A New Latin Macronizer

Felipe Vogel has released a new Latin macronizer, Maccer, and I thought I would take it for a spin and share the results. It works based on a database of previously macronized Latin texts (some provided by DCC), and is still in development.

For my test I figured I would use an unusual text I have been working on lately, Historiarum Indicarum Libri XVI, about the Portuguese exploration of the Far East in the 16th century. It was published by the Jesuit humanist Pietro Maffei in 1588, and the Latin is excellent and full of interest. Book 6 is a fascinating ethnography of China, informed by reports from Jesuit missionaries who visited and lived in China over a number of years. The last print edition was 1751: Joannis Petri Maffeii Bergomatis E Societate Jesu Historiarum Indicarum Libri XVI (Vienna: Bernardi, 1751), and thanks to a tip from Terence Tunberg (who introduced me to this text) I tracked it down on the site of the Dresden Library. Since there is no fully digitized text, my students and I transcribed Book 6 this past fall. Here is an excerpt, with no macrons.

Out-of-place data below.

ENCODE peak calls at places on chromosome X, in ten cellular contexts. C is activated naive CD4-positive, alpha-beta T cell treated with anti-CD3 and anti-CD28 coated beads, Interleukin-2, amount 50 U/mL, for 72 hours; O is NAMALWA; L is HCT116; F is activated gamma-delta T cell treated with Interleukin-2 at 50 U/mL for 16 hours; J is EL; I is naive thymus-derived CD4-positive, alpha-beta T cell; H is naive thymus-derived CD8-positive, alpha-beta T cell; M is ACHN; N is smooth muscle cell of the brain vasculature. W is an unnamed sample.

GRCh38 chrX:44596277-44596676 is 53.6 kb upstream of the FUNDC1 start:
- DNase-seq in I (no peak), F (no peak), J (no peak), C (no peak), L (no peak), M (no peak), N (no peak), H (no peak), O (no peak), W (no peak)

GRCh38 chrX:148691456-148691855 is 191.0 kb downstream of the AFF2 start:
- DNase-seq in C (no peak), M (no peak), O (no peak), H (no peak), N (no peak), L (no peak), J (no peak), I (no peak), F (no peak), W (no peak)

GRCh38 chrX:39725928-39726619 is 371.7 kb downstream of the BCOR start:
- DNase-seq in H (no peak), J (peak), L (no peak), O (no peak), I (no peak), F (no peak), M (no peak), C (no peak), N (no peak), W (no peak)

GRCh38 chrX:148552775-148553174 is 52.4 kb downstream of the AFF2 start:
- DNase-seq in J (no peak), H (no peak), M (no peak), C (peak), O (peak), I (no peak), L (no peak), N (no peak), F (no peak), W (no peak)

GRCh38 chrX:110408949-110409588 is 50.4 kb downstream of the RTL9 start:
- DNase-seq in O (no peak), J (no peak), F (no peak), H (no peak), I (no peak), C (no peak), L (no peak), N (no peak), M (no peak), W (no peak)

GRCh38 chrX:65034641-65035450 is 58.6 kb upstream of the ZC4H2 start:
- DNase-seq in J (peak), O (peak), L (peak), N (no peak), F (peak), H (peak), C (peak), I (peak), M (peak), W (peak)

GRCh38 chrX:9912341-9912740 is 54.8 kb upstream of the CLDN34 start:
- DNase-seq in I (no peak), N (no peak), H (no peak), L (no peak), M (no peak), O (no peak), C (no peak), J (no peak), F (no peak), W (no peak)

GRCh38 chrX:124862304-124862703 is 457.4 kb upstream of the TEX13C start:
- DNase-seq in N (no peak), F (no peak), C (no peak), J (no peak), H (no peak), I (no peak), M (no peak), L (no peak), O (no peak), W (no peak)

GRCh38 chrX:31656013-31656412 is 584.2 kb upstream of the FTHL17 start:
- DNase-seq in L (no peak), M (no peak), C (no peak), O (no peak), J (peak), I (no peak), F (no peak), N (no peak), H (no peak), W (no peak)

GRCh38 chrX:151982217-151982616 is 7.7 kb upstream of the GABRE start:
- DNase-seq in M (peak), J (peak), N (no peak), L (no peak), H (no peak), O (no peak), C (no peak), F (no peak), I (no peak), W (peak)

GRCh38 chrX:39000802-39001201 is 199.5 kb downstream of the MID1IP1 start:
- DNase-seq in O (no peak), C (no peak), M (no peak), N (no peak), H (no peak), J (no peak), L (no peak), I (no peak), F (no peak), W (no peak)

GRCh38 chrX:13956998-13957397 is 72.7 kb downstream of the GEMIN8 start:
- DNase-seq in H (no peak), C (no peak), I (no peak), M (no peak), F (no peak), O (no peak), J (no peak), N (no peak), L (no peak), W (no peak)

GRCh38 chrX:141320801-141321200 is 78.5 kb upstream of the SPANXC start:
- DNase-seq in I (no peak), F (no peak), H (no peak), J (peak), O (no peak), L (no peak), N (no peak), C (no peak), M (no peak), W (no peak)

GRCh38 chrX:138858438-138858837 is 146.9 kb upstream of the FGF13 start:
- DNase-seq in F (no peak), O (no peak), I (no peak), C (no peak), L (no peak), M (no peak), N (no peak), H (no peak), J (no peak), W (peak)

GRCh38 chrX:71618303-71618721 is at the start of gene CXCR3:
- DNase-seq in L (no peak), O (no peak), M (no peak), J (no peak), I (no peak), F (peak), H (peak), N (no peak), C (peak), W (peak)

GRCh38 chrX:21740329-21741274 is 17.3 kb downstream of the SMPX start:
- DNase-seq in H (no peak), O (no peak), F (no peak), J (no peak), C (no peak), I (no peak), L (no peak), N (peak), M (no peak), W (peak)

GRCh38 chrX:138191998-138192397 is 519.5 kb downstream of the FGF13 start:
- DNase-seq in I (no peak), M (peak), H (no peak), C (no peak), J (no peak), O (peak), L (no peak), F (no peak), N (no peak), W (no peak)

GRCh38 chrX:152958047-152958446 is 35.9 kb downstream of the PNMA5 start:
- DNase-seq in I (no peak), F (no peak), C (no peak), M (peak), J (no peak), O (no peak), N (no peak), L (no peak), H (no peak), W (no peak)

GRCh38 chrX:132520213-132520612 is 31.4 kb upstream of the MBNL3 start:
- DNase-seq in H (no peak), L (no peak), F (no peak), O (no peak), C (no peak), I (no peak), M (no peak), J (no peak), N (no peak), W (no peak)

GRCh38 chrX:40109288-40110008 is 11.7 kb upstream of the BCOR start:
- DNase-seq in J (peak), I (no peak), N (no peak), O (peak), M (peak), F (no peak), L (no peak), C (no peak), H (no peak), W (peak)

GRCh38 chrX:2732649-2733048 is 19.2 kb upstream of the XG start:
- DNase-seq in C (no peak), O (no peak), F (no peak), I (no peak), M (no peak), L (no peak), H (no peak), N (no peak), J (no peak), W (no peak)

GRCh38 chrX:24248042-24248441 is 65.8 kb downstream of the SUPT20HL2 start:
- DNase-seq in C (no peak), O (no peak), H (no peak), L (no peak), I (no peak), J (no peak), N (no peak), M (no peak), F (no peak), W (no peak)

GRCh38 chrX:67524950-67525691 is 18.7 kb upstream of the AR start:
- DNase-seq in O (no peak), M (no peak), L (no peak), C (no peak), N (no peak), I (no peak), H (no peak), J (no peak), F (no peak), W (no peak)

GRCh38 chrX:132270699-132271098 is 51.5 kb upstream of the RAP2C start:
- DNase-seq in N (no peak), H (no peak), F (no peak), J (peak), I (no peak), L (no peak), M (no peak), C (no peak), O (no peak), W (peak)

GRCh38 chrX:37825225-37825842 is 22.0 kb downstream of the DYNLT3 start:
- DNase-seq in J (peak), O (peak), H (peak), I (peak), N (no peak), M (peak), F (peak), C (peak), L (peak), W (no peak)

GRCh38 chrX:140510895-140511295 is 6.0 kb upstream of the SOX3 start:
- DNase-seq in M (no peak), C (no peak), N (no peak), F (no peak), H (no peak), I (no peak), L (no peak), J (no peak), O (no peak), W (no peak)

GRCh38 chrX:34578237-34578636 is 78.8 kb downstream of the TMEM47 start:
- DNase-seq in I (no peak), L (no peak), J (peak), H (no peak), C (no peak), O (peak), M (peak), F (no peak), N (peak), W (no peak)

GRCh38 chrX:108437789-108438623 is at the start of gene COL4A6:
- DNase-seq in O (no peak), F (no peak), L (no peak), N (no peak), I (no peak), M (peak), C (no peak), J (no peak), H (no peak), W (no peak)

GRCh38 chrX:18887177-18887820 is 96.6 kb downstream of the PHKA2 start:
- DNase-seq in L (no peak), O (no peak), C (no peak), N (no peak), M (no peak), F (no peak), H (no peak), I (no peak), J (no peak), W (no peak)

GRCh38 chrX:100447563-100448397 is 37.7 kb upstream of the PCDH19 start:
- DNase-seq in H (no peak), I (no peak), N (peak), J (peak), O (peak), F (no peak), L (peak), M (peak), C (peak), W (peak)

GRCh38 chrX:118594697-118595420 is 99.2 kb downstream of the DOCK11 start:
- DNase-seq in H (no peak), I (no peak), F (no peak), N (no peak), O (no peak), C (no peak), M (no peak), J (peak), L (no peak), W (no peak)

E Sinarum provinciis maxime occidua est Cantonia. Eo priusquam pervenias, multae occurrunt insulae; quas praefecti regii praesidiis et classibus tenent: neque ipsorum iniussu progredi advenas Cantonem est fas. Fernandus Andradius, ut exponere coeperam, cum ad Tamum insulam pervenisset, post diuturnam moram, transitu aegre tandem impetrato, cum duobus expeditis et egregie ornatis navigiis, cetera classe ad Tamum relicta, Cantonis portum invehitur, ac magistratuum permissu Thomam legatum exponit, cui aedes et lautia de more attributa. Ibi Fernandus, mira lenitate ac iustitia contrahendo cum incolis, haud ita difficili negotio aditum ad ea commercia nostris aperuit.

With Vogel’s macronizer this becomes

Ē ✖Sinarum prōvinciīs maximē ✖occidua ✪est ✖Cantonia. Eō priusquam perveniās, multae occurrunt īnsulae; quās ✖praefecti ✖regii praesidiīs et classibus tenent: neque ipsōrum ❡iniussū prōgredī ✖advenas ✖Cantonem ✪est fās. ✖Fernandus ✖Andradius, ut expōnere ✖coeperam, cum ad ✖Tamum īnsulam pervēnisset, post diūturnam moram, trānsitū aegrē tandem ✖impetrato, cum duōbus expedītīs et ēgregiē ✖ornatis nāvigiīs, cētera classe ad ✖Tamum ✪relictā, ✖Cantonis portum invehitur, ac magistrātuum ❡permissū ✖Thomam lēgātum expōnit, cui aedēs et ✖lautia dē mōre ❡attribūta. Ibi ✖Fernandus, ✒mīrã ✖lenitate ac iūstitia ✖contrahendo cum incolīs, haud ita ✖difficili negōtiō aditum ad ✒eã commercia nostrīs aperuit.

The symbols mean this:

unknown word, i.e. not yet in Vogel’s database.
ambiguous: uncertain vowels marked with a tilde (~).
guessed based on frequency.
prefix or enclitic detected attached to a known word.
invalid characters detected.

I made sixteen corrections in 92 words.